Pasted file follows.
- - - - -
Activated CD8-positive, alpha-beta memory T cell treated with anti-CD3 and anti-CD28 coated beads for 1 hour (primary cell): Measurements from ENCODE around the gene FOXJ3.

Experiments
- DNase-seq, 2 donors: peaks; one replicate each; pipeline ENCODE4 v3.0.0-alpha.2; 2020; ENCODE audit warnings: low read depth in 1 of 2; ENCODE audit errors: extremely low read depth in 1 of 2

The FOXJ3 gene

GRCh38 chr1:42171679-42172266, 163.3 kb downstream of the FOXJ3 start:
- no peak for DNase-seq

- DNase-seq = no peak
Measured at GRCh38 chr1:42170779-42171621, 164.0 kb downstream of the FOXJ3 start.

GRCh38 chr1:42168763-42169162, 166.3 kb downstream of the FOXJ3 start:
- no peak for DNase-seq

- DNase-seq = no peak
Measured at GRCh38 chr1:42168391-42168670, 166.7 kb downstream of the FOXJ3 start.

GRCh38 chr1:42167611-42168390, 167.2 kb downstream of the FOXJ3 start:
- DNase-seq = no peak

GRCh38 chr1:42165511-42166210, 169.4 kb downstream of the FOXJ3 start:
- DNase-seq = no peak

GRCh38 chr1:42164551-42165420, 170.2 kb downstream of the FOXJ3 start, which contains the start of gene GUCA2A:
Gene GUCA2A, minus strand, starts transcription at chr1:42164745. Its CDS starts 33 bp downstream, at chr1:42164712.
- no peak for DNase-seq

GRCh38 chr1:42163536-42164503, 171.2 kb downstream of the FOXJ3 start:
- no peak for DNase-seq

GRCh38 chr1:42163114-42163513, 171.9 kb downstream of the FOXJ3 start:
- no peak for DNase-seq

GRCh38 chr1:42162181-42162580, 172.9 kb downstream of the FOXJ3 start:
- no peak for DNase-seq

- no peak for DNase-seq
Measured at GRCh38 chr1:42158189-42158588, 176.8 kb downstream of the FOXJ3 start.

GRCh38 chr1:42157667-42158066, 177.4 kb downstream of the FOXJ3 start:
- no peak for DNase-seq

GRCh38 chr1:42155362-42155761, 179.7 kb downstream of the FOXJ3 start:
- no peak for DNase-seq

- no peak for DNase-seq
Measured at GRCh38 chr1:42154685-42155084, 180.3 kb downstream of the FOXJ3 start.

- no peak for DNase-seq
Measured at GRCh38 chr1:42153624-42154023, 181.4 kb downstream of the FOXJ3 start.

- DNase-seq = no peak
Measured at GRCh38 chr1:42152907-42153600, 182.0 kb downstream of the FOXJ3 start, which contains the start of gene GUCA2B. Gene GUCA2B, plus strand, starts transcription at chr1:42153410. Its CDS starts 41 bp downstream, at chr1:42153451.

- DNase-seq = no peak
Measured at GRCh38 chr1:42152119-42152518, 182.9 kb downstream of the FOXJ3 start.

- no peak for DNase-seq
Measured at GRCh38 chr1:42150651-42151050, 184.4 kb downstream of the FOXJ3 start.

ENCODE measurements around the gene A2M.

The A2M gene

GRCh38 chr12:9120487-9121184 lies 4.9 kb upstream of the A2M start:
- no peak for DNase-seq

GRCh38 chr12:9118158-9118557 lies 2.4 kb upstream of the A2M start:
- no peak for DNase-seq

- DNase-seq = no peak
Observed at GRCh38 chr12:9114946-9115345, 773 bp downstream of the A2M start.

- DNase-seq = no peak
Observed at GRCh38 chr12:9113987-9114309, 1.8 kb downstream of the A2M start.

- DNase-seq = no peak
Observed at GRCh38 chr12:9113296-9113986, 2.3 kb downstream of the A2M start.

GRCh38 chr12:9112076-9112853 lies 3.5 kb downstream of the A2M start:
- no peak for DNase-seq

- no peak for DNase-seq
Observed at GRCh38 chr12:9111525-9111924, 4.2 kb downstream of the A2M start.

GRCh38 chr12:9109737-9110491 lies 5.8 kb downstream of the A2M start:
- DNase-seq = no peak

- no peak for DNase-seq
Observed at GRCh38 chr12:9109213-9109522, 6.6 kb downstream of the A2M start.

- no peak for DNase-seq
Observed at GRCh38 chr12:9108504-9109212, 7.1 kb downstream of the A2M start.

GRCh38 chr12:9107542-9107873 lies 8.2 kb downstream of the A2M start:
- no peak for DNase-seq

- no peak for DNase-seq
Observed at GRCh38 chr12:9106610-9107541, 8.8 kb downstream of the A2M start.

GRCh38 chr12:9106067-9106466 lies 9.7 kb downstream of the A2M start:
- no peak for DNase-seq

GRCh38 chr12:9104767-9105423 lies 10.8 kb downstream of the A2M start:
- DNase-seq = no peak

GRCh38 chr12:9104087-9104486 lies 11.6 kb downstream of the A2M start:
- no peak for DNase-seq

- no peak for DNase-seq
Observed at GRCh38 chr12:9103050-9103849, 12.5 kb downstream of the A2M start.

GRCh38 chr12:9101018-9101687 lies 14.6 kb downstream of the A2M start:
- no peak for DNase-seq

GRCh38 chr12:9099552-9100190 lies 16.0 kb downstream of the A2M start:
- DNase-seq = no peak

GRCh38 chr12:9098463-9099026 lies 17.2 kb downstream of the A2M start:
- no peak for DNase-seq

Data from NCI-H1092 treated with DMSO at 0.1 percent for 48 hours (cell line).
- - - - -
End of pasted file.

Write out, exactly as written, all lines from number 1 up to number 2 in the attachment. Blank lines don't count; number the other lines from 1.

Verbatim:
Activated CD8-positive, alpha-beta memory T cell treated with anti-CD3 and anti-CD28 coated beads for 1 hour (primary cell): Measurements from ENCODE around the gene FOXJ3.

Experiments